Ontario's Opposition Leaders Should Avoid Giving Doug Ford More Ammunition

  • National Newswatch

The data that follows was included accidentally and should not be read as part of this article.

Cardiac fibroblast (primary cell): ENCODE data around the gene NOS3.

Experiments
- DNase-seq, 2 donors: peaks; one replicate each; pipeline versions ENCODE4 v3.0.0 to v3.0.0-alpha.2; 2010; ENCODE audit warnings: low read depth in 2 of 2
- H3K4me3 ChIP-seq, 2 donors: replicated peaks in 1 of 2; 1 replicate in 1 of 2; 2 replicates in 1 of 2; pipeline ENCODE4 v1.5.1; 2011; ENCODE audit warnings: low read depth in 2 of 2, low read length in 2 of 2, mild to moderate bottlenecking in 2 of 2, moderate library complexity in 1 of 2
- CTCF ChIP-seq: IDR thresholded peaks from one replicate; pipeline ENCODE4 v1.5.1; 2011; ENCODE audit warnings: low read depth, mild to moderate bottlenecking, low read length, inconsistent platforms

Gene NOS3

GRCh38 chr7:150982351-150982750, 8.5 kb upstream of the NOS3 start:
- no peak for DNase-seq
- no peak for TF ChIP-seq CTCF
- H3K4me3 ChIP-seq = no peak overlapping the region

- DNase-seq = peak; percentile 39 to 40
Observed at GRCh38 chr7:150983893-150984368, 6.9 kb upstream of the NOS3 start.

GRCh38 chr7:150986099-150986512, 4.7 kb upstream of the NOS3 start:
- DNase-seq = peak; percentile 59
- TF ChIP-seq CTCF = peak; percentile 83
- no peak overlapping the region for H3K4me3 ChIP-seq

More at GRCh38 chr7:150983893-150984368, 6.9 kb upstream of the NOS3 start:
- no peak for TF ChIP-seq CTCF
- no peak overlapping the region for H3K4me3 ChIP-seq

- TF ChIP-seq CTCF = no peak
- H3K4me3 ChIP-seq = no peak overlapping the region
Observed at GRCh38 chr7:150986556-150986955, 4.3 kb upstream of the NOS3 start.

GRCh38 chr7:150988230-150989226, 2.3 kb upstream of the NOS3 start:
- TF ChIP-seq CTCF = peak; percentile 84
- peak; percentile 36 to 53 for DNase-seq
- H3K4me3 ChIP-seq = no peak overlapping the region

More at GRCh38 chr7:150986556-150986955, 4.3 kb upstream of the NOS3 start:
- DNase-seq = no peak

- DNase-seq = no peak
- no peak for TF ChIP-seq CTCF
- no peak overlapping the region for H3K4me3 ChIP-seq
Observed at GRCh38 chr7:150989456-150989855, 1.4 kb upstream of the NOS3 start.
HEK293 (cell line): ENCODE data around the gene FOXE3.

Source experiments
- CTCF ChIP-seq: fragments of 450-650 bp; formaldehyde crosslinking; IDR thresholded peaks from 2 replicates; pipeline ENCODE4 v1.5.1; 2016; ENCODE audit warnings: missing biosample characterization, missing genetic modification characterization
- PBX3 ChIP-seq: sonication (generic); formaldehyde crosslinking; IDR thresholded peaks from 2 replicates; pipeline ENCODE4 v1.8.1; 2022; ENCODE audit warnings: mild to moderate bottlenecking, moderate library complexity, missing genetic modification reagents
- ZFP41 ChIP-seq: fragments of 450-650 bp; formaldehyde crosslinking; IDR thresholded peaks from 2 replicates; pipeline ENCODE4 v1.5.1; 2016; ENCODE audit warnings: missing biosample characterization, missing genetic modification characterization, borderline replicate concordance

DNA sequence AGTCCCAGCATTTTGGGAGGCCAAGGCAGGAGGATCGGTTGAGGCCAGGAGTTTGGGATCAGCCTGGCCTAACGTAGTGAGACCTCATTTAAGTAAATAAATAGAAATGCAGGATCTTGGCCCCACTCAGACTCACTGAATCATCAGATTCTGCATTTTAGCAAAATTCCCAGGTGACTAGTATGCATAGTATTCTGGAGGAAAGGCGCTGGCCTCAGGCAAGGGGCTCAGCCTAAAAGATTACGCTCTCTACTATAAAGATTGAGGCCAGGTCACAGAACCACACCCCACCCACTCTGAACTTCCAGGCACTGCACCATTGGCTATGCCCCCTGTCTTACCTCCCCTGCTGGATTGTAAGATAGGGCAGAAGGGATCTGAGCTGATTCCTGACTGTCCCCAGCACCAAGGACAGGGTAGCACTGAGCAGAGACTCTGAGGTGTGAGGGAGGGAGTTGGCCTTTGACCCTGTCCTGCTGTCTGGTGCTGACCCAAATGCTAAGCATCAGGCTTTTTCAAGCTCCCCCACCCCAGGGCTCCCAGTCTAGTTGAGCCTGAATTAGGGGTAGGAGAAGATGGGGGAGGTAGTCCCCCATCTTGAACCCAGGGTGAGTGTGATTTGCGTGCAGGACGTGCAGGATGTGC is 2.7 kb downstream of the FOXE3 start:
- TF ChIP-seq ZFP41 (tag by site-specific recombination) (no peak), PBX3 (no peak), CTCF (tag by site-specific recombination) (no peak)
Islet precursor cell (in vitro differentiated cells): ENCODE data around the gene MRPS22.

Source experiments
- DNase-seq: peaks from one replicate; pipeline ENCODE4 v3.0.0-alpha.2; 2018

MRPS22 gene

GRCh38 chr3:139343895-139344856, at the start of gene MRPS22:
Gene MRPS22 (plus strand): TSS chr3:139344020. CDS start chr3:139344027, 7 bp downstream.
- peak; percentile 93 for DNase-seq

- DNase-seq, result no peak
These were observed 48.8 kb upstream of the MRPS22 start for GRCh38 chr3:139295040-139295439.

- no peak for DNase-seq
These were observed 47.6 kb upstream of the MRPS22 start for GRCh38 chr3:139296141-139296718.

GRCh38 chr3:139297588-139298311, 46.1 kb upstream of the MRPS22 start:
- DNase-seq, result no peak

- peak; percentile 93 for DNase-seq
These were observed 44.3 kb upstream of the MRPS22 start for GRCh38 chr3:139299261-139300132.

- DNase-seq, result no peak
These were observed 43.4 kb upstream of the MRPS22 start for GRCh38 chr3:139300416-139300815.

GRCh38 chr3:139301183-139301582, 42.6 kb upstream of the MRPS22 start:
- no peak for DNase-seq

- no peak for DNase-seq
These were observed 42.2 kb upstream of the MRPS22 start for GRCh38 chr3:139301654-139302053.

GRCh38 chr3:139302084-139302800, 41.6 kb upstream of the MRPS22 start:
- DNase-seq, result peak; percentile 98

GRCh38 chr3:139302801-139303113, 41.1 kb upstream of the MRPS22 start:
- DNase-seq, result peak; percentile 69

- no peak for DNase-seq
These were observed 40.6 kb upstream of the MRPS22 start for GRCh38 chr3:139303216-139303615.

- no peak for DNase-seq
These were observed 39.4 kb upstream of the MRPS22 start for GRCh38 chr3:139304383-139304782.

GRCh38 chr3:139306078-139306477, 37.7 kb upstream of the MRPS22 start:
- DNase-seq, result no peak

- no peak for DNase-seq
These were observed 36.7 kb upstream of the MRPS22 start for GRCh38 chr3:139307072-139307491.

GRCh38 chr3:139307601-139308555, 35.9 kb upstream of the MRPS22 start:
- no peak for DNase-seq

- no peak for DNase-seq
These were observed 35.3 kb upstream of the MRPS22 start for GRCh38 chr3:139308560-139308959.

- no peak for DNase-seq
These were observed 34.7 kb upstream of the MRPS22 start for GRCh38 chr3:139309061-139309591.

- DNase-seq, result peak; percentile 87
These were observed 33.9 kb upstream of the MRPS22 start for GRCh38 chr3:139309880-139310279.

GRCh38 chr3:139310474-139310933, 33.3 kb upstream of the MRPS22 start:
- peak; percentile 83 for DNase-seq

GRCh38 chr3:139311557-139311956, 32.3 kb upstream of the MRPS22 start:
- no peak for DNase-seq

With federal election speculation reaching a fever pitch these days, the media spotlight in Ontario has abruptly shifted away from Queen's Park to Ottawa after what can only be described as a calamitous year for Doug Ford's Conservative government. But just as many Ontario journalists were jumping on the summer election coverage bandwagon, something unusual happened in Ontario politics that attracted scarce media scrutiny.In late June, Ontario's major opposition leaders stated publicly that they would not, under any circumstances, prop up Doug Ford's Conservatives in a post-election minority government scenario next spring. In exclusive interviews with the Toronto Star's Martin Regg Cohn, NDP leader Andrea Horwath and Liberal leader Steven Del Duca clearly signalled they would move to defeat a potential Ford minority government at the first available opportunity post-election. This open declaration from Ontario's opposition leaders ten months out from an election campaign is significant and unprecedented for three reasons.First, public opinion research consistently shows a minority government of some form is increasingly a possible outcome of next year's election (scheduled, according to legislation, for June 2, 2022). Second, political leaders rarely entertain hypothetical situations, and so Horwath and Del Duca's assertions are both newsworthy and politically risky. Third, and most importantly, Horwath and Del Duca's pledge to defeat a possible Ford minority government immediately following the next election could unintentionally arm a floundering Doug Ford with the political weapon he desperately needs to mobilize his fickle conservative base and secure unaligned swing voters toward a second majority victory.Ford's redeeming political weapon could be the credible threat of a centre-left coalition of parties defeating a democratically elected government so soon after an election – let's call it the 'coalition bogeyman' gambit. This manoeuvre is one that has been executed federally with considerable success, in spite of the fact that coalition governments in Canada are a legitimate and constitutionally viable option according to virtually all political scientists and constitutional scholars in this country. In fact, just last week, federal Conservative leader Erin O'Toole launched a desperate attempt to trial balloon public messaging arguing there aren't five choices in a looming federal election, but only two – 'Canada's Conservatives on one side and a Liberal-NDP-Green-Bloc Quebecois coalition on the other.'But one need only revisit the 2011 federal election campaign for an example of a Conservative leader who successfully utilized the 'coalition bogeyman' ruse to persuade otherwise unaligned voters into electing a Conservative government. After five years leading minority governments in Ottawa, Stephen Harper was on a mission to form a majority government in the 2011 federal election. Merely two years prior, Harper's political opponents had been severely wounded when the federal Liberal Party and NDP sought to form a minority coalition government with support from the sovereigntist Bloc Quebecois. While the prospect of a coalition government did not command strong public support, it nearly materialized in December 2008 only to be thwarted at the eleventh hour when Governor General Michaëlle Jean granted PM Harper the power to prorogue Parliament thereby circumventing the formation of a coalition government.With the 2008 coalition crisis still fresh in voter's minds, the risks of a coalition government were featured prominently in much of the Conservative Party's communications throughout the 2011 campaign. Stephen Harper and his chief campaign strategists took full advantage of the public's unfamiliarity and discomfort with the notion of a coalition government of centre-left parties – though constitutionally legitimate – taking office so soon after the global financial crisis that rocked Canada's economy. On the campaign trail, Harper repeatedly implored Canadians to elect a 'strong, stable, Conservative majority government' as the antidote to what he argued was a coalition of reckless, left-leaning parties determined to defeat his government at the first available opportunity if they did not have a majority in Parliament.Like he did at the time of the 2008 coalition crisis, Harper advanced deceitful claims pointing to the illegitimacy of coalition governments throughout the campaign and was ultimately rewarded with the first Conservative majority government in over 20 years. The strategy worked wonders and it was the support from Ontario voters that secured Harper's 2011 majority government. And while there were other factors that enabled Harper's majority victory, namely the complete collapse of the Liberal vote, political observers credit Harper's campaign quest to discredit the legitimacy of coalition governments as a central reason for his impressive victory.This political precedent is useful for a few reasons. With an election less than a year away, Doug Ford's Conservatives are at risk of being reduced to a minority government, if not defeated altogether. Although the Premier and the Tories have recovered somewhat from their abysmal polling numbers last spring at the height of the pandemic's third wave, Ford and his party remain well behind the robust support levels they enjoyed at the onset of the pandemic. Unable to run on their botched record of managing the pandemic's third wave and its aftermath, Ford and his team will increasingly look to how they can negatively frame their opponents in next spring's election. By publicly declaring their intention to defeat the Ford government at the first available opportunity in a minority scenario, Horwath and Del Duca have given Ford and his top strategists the ammunition they desire to paint their opponents as conspiring to defeat them through undemocratic means, regardless of how misleading this claim is.Stephen Harper's 2011 victory proved most voters are woefully unaware about the legitimacy and viability of coalition governments in this country. Harper exploited this widespread ignorance for political gain through convincing swing voters that coalition governments were too risky a proposition in times of great economic uncertainty. It's a strategy that Doug Ford and his top advisors, some of whom counselled the Conservative PM for years, will look to replicate in next spring's election.In early May, Kory Teneycke, a veteran Conservative strategist who played leadership roles in Stephen Harper's Ottawa, was reappointed as Doug Ford's campaign manager – a role he held in the winning 2018 campaign that swept Ford into power. An extremely talented political operative, Teneycke is a former executive at the now defunct Sun News Network who served as Harper's director of communications during the 2008 coalition crisis. Teneycke and others, such as Nick Kouvalis, who also enjoys strong federal Conservative ties, will inevitably play a key role in painting Doug Ford's opponents as coalition partners with ulterior motives.While their pronouncements were principled and undeniably popular among each party's progressive base, they exposed Horwath and Del Duca to needless political risk that Ontario's Conservatives will seize upon come election time. Such statements can also jeopardize support from more centrist voters who typically vote Liberal, but could be swayed to support Doug Ford again as a means to avoid a potential coalition government.Refusing to take the bait from the media on hypothetical questions around the prospect of a Ford minority government does not preclude Horwath and Del Duca from defeating a potential Ford minority government if they do not deem its throne speech or budget to be acceptable to a majority of Ontarians. Like Ontario Liberal Leader David Peterson and NDP Leader Bob Rae who united as political rivals in 1985 to defeat Frank Miller's minority Conservative government and sign a Liberal-NDP Accord, Horwath and Del Duca could chart a similar path to dislodge Ford's Conservatives if they felt the government had lost the confidence of the Legislature.As Ontario emerges from the deep depths of the pandemic over the coming months, and as next year's election campaign ramps up, Ford will increasingly appeal to Ontarians for their support painting his government as the embodiment of the stability they yearn for in a post-pandemic world. Like Harper before him, Ford won't hesitate to demonize his political opponents and promulgate deceitful claims around the illegitimacy of coalition governments in a desperate plea for a second majority mandate. Two weeks ago, Horwath and Del Duca inadvertently gave Doug Ford a tool to exploit for his re-election. They must not make this blunder again for the political stakes are simply too high.Andrew Perez is a Toronto-based communications and public affairs professional who has volunteered for Liberal parties at the federal and provincial levels. You can follow him on Twitter @andrewaperez.